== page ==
Karun: Misadventures On Iran’s Longest River is a crowd-funded and self-produced documentary charting the course of two British filmmakers and travel junkies, Tom Allen (who previously found some success with Janapar) and Leon McCarron, through the south-west of Iran along the 450 mile Karun River.
Boats, bikes, and inappropriate footwear are all utilised as the pair make their way from one end of the river in the Zagros Range to the other at the Persian Gulf. The film purports to document the true Iran, stripped of Western prejudices. But, by taking influence from the ubiquitous gonzo travelogue TV format rather than more trenchant, cinematic journeys such as Andrew Kötting’s Gallivant, Karun’s focus falls more often on the limited appeal of the well-intentioned, but rather naive, travails of the two adventurers. Karun’s cinematography, shot well despite harsh conditions and a crew of two, can be adept in picking out interesting details and highlighting Iran’s diverse and often spectacular landscape, with immersive use of head-mounted cameras. However, it occasionally seems scattershot and, even when successful, is betrayed by frenetic and unrestrained editing. Often, I found particularly beautiful shots, such as bare and angular trees submerged in the shimmering silver-blue of the river’s reservoirs, snatched away in a blink. To be given glimpses of such fabulous landscapes only to have them flash past your eyes like a whirling dervish feels borderline cruel.
In addition to the hacksaw chop of the edit, the film also suffers under the burden of a tourist visa time limit, of which we are reminded more than once with claims that the filmmakers must move along quickly. During a car ride back to the river after a rafting mishap, one of the many acts of spontaneous Iranian generosity, it is stated by the driver that “Iranians have a lot of time, but no plans.” Allen and McCarron give lip service to the idea that this is a teachable moment in their trip, but it never seem to filter through to the filmmaking. This is perhaps an unavoidable consequence of low-budget and unlicensed production in Iran, but the film and the viewer pays the price. The resulting attention-deficit blitz along 450 miles of spectacular riverside regions becomes less an adventure than a wacky race, even devolving into a pointless and tragically macho endeavour to run the last leg of the journey.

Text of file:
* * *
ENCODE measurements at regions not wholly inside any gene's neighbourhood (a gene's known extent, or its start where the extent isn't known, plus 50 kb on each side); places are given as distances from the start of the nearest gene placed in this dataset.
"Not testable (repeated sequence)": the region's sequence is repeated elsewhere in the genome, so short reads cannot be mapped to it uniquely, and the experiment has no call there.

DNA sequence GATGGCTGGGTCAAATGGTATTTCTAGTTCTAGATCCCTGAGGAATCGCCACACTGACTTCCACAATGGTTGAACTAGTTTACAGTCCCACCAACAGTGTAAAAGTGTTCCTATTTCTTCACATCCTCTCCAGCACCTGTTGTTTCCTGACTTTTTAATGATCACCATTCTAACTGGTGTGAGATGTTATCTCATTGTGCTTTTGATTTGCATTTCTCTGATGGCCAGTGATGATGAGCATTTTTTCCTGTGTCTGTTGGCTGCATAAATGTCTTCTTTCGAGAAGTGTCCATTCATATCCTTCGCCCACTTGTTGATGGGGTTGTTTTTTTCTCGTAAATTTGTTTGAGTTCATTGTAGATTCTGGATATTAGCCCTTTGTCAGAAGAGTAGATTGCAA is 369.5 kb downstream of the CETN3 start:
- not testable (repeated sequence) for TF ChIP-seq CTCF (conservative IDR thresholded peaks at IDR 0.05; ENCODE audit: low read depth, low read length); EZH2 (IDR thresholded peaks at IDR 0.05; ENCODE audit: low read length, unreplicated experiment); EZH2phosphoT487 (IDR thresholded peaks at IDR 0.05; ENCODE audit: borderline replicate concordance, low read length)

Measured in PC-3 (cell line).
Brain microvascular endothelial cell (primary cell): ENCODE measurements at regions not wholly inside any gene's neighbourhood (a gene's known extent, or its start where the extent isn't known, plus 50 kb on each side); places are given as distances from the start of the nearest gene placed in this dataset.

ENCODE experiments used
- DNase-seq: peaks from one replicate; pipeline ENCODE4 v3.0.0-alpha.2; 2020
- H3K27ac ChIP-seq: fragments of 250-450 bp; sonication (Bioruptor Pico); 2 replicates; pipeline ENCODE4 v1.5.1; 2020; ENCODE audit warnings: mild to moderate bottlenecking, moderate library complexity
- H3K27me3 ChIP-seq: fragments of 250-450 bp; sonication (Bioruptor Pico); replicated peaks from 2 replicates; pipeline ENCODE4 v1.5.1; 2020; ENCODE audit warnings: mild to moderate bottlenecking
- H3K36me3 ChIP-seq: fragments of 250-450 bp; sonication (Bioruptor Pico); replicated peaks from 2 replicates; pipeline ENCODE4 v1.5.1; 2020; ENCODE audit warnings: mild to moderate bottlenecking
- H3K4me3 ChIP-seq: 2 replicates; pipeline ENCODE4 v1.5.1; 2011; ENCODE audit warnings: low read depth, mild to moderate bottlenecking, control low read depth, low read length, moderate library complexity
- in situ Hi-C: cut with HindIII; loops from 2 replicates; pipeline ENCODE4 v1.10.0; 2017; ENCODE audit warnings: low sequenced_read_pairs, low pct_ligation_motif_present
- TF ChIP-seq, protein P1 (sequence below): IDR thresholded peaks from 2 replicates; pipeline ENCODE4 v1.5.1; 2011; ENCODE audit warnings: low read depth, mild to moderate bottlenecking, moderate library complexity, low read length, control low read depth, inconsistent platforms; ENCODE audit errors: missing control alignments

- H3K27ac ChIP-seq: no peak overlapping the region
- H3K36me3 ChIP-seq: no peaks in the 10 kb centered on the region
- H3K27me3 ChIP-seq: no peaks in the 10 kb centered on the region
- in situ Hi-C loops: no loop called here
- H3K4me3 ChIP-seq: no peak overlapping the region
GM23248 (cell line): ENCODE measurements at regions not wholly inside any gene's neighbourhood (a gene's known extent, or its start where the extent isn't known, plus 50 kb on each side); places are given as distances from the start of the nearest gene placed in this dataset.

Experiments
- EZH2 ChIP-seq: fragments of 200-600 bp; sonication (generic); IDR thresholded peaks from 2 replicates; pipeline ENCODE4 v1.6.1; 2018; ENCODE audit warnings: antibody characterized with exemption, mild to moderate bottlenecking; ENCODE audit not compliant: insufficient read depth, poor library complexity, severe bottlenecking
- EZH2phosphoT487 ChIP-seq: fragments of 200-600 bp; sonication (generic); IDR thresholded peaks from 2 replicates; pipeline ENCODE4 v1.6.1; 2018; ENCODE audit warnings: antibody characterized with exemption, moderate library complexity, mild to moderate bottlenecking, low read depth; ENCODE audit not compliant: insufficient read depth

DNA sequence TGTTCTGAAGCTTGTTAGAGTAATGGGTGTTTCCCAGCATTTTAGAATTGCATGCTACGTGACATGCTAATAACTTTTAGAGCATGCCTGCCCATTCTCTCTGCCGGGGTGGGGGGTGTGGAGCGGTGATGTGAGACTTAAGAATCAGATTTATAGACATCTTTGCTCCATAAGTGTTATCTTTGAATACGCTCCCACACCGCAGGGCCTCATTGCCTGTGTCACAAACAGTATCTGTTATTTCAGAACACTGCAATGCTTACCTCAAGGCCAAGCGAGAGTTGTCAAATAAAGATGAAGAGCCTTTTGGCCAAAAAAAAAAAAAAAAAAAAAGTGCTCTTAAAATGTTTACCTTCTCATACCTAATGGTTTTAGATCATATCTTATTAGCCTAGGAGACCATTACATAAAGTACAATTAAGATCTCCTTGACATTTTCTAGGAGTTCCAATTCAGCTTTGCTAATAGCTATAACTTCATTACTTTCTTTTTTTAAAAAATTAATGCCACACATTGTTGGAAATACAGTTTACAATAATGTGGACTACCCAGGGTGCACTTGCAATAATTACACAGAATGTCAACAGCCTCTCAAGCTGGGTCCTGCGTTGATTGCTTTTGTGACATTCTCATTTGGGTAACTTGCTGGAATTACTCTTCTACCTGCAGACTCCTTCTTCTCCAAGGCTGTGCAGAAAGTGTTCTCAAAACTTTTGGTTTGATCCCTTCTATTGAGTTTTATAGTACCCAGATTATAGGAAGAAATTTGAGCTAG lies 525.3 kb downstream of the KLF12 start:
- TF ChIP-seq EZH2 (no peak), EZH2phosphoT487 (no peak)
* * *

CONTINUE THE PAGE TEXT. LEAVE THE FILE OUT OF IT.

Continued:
Admitting to the impossibility of effectively conveying the true sense of place of the Karun River’s landscape within their means and time, and shooting accordingly, might have let the filmmakers relax into a more discerning and evocative method of uncovering Iran’s hidden magnificence. The competing styles of endurance travelogue and sincere ethnogeographic documentary just butt up against each other too often to bring about success with either.
On occasions when the film does provide insights into Iran, they are mostly slight and recurrently superficial. In conversations with locals, in the few moments they occur, the mundane and the practical take centre stage, when more notable topics of conversation, such as the juxtaposition between the paranoid, authoritarian state and the friendly, welcoming locals, are waving frantically from the wings.
Perhaps as explanation for this, Allen and McCarron speak to their fears of deportation or confiscation by the police if they were to act like journalists looking into sensitive topics. It may be harsh to criticise low-budget filmmakers for limitations put on them by the authorities, but to come to the country of Jafar Panahi looking to change Western perceptions of Iran and then complain of inevitable restrictions without seemingly any attempt to partake in the famed circumnavigation of rules by Iranian filmmakers, comes off as guileless at best and insulting at worst. Though capable of conversing in Farsi and clearly aware of the misrepresentation of Iranian culture, the pair seem hesitant or incapable of letting the landscapes and inhabitants truly speak for themselves. More often than not we are told by the filmmakers what we are to find important, when the strong imagery and seemingly effusive Iranians are available as a more fulfilling source of significance.
When the filmmakers do latch onto an appropriate focus and rhythm, the film shows some promise. As to culture, there is talk of the vital importance of poetry to Iran and an impromptu folk singalong over tea. For landscape, there’s perceptive mention of how historically Iranians have adapted to the changing nature of the river as we follow it, culminating in the most successful sequence of the film at the remarkable Roman-Persian hydrolic architecture of Shoushtar. Sadly, moments like these fly by in the constant forward momentum of the trip.
Without the stated aim of the duo to present “an authentic look at the geography and culture of Iran” and offer an alternative to the frequently poor representation of Iran abroad, the film would perhaps work as a breezy and entertaining hour of intrepid travel in the company of amiable and earnest companions. Unfortunately, with lofty goals comes high expectations, and Karun simply can’t walk its own line.
by Kieran Gosney